As discussed above, we fit this model assuming a circular orbit which speeds things up for a few reasons. First, setting eccentricity to zero means that the orbital dynamics are much simpler and more computationally efficient, since we don’t need to solve Kepler’s equation numerically. But this isn’t actually the main effect! Instead the bigger issues come from the fact that the degeneracies between eccentricity, arrgument of periasteron, impact parameter, and planet radius are hard for the sampler to handle, causing the sampler’s performance to plummet. In this case, by fitting with a circular orbit where duration is one of the parameters, everything is well behaved and the sampler runs faster.

But, in this case, the planet *is* actually on an eccentric orbit, so that assumption isn’t justified.
It has been recognized by various researchers over the years (I first learned about this from Bekki Dawson) that, to first order, the eccentricity mainly just changes the transit duration.
The key realization is that this can be thought of as a change in the impled density of the star.
Therefore, if you fit the transit using stellar density (or duration, in this case) as one of the parameters (*note: you must have a* different *stellar density parameter for each planet if there are more than one*), you can use an independent measurement of the stellar density to infer the eccentricity of the orbit after the fact.
All the details are described in Dawson & Johnson (2012), but here’s how you can do this here using the stellar density listed in the TESS input catalog:

```
from astroquery.mast import Catalogs
star = Catalogs.query_object("TIC 286923464", catalog="TIC", radius=0.001)
tic_rho_star = float(star["rho"]), float(star["e_rho"])
print("rho_star = {0} ± {1}".format(*tic_rho_star))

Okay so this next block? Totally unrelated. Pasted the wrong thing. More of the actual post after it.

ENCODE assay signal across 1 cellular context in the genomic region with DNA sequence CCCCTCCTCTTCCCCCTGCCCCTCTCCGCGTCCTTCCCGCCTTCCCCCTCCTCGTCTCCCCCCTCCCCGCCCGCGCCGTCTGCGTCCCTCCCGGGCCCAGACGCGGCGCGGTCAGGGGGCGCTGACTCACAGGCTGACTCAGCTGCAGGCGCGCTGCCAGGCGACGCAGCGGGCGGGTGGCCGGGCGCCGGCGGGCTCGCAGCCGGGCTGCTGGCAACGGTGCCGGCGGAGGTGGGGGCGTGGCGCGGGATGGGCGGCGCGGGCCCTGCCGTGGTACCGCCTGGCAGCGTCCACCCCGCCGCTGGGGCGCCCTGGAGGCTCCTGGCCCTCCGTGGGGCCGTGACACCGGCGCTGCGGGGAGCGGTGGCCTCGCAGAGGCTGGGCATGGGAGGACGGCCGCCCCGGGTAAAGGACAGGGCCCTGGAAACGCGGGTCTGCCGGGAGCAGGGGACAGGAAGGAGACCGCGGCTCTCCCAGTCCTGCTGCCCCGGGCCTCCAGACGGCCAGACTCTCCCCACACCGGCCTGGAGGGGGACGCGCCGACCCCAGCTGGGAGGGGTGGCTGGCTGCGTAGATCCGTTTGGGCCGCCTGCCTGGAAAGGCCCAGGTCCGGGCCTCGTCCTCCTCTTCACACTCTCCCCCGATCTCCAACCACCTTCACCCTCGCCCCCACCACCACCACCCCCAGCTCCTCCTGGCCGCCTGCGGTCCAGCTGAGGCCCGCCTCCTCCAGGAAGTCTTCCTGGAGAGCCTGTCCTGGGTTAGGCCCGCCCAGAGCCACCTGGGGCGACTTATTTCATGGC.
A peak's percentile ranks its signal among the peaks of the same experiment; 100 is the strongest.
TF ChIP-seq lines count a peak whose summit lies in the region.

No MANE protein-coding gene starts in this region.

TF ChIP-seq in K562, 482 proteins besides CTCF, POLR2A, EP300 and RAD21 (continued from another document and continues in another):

# Extract the implied density from the fit
rho_circ = np.repeat(np.asarray(trace.posterior["rho_circ"]).flatten(), 100)
# Sample eccentricity and omega from their priors (the math might
# be a little more subtle for more informative priors, but I leave
# that as an exercise for the reader...)
ecc = np.random.uniform(0, 1, len(rho_circ))
omega = np.random.uniform(-np.pi, np.pi, len(rho_circ))
# Compute the "g" parameter from Dawson & Johnson and what true
# density that implies
g = (1 + ecc * np.sin(omega)) / np.sqrt(1 - ecc ** 2)
rho = rho_circ / g ** 3
# Re-weight these samples to get weighted posterior samples
log_weights = -0.5 * ((rho - tic_rho_star[0]) / tic_rho_star[1]) ** 2
weights = np.exp(log_weights - np.max(log_weights))
# Estimate the expected posterior quantiles
q = corner.quantile(ecc, [0.16, 0.5, 0.84], weights=weights)
print(
"eccentricity = {0:.2f} +{1[1]:.2f} -{1[0]:.2f}".format(q[1], np.diff(q))
)
_ = corner.corner(
np.vstack((ecc, omega)).T,
weights=weights,
truths=[0.316, None],
plot_datapoints=False,
labels=["eccentricity", "omega"],
)
```

As you can see, this eccentricity estimate is consistent (albeit with large uncertainties) with the value that Pepper et al. (2019) measure using radial velocities and it is definitely clear that this planet is not on a circular orbit.

## Citations¶

As described in the citation tutorial, we can use citations.get_citations_for_model to construct an acknowledgement and BibTeX listing that includes the relevant citations for this model.

```
with model:
txt, bib = xo.citations.get_citations_for_model()
print(txt)
```

```
print(bib.split("\n\n")[0] + "\n\n...")
```